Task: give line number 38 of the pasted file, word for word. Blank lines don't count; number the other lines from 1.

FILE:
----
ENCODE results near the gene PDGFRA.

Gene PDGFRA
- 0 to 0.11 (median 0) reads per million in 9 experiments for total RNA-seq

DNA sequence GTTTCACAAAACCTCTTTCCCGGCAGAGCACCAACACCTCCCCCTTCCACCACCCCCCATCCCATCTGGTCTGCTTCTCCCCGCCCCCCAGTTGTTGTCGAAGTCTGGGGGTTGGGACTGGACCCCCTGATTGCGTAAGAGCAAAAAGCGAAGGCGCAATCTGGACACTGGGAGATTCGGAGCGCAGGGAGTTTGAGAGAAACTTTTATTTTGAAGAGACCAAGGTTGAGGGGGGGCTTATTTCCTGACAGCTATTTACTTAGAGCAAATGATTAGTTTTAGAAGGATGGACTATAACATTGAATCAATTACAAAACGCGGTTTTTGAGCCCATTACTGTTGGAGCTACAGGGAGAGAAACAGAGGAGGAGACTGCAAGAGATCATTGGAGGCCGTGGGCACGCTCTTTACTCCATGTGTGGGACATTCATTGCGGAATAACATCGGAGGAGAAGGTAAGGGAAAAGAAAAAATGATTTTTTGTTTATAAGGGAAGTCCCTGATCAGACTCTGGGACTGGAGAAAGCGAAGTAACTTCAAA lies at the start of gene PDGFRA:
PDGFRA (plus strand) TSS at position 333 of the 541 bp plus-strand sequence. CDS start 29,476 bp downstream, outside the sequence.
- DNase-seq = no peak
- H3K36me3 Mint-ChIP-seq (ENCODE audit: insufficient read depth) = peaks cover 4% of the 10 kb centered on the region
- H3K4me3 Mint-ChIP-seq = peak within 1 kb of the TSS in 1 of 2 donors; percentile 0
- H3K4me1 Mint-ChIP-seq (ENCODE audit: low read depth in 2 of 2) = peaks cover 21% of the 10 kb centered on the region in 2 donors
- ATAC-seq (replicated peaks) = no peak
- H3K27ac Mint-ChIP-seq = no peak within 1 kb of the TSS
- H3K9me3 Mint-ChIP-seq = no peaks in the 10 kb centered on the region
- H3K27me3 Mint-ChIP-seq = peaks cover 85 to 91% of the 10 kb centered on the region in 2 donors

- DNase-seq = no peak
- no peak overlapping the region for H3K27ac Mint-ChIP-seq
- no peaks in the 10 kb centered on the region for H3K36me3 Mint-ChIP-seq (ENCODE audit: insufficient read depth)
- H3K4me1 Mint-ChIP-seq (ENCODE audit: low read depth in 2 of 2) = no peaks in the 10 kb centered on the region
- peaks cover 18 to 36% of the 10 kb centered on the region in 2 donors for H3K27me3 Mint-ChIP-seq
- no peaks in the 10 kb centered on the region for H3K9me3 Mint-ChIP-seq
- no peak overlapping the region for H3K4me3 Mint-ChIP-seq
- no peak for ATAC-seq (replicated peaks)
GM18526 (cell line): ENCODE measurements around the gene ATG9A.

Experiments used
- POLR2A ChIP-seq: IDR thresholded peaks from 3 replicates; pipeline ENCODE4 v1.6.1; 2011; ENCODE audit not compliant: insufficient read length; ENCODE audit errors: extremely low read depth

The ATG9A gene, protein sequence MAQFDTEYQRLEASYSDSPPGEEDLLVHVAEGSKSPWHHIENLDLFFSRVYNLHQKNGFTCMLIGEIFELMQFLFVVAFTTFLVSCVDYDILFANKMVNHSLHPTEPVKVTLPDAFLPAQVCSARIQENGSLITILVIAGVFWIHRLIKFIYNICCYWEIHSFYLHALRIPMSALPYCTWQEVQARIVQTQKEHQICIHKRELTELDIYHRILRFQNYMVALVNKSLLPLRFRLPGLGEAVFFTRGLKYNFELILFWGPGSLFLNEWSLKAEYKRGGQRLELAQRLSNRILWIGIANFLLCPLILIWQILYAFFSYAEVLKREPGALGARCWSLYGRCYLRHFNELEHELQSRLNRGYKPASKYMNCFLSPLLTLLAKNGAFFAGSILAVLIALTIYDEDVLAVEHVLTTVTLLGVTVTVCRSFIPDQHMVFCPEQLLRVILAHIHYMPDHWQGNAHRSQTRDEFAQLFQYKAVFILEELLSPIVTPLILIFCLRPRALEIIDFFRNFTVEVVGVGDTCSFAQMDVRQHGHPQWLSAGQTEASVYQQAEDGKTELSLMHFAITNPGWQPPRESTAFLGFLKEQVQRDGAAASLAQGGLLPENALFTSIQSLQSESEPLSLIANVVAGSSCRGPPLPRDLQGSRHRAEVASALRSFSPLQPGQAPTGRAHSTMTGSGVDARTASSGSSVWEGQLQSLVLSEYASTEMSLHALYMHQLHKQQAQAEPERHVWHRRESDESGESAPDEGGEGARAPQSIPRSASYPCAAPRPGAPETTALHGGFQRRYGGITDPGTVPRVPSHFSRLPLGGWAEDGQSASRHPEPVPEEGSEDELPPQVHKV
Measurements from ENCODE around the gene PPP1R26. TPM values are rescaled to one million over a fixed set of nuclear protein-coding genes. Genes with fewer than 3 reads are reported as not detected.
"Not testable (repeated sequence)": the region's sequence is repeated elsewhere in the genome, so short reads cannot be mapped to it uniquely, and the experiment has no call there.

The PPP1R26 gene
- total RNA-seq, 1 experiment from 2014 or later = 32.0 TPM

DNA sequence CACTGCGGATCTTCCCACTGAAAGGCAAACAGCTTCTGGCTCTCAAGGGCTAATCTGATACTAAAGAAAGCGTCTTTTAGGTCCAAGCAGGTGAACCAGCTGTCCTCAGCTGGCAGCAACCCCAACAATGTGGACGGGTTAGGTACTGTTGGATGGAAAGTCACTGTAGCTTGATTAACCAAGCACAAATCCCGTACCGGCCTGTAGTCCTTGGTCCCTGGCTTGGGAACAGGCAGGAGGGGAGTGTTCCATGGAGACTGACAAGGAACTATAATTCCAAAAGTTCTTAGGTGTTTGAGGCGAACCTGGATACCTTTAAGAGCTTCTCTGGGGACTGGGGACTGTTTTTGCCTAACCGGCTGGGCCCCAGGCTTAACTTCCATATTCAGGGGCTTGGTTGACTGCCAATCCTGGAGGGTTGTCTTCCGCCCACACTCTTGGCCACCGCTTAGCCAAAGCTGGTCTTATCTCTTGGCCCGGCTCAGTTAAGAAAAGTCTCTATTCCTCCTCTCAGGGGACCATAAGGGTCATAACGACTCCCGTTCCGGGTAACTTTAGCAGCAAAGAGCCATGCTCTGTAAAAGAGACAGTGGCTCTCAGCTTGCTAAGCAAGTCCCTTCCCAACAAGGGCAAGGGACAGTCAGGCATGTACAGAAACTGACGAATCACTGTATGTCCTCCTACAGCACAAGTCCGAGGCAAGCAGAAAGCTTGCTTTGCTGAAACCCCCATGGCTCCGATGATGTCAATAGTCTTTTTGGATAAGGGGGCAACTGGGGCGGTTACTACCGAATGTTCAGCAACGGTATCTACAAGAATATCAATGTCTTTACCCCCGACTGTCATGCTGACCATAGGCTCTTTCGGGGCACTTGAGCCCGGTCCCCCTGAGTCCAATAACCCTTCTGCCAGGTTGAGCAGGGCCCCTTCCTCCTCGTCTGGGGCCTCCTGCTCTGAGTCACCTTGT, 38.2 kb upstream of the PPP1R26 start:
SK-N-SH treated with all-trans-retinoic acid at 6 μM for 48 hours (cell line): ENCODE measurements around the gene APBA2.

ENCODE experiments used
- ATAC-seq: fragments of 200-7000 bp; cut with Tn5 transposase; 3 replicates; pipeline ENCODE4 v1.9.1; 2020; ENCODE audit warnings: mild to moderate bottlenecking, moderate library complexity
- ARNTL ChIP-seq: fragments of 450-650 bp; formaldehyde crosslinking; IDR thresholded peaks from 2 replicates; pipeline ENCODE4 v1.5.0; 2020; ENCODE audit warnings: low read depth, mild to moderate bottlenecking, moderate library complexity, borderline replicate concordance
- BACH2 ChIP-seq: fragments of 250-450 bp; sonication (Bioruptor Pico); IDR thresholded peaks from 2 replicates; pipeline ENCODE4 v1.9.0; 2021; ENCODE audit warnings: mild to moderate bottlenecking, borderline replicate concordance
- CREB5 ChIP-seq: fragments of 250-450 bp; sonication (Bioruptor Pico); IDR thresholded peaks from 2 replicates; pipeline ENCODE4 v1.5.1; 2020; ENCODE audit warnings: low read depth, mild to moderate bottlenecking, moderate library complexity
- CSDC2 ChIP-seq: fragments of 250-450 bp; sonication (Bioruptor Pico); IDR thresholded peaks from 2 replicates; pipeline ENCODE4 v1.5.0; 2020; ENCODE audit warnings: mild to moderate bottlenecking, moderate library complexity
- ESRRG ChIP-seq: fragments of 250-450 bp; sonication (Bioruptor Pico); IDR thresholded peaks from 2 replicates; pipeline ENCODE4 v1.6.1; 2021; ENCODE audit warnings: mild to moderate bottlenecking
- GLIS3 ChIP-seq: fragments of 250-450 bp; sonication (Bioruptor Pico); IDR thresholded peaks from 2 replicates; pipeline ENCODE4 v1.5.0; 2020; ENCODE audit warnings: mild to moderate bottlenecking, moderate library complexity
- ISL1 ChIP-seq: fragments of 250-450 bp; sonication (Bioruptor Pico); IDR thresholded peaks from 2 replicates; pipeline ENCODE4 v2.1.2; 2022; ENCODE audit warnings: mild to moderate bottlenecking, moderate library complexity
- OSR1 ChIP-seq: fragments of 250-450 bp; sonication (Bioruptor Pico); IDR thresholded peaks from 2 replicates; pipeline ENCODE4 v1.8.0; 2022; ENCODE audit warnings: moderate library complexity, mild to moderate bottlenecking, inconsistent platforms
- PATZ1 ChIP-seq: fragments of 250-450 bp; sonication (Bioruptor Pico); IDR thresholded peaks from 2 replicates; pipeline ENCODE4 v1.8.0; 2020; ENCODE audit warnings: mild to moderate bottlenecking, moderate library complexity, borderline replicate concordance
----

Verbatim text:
- ESRRG ChIP-seq: fragments of 250-450 bp; sonication (Bioruptor Pico); IDR thresholded peaks from 2 replicates; pipeline ENCODE4 v1.6.1; 2021; ENCODE audit warnings: mild to moderate bottlenecking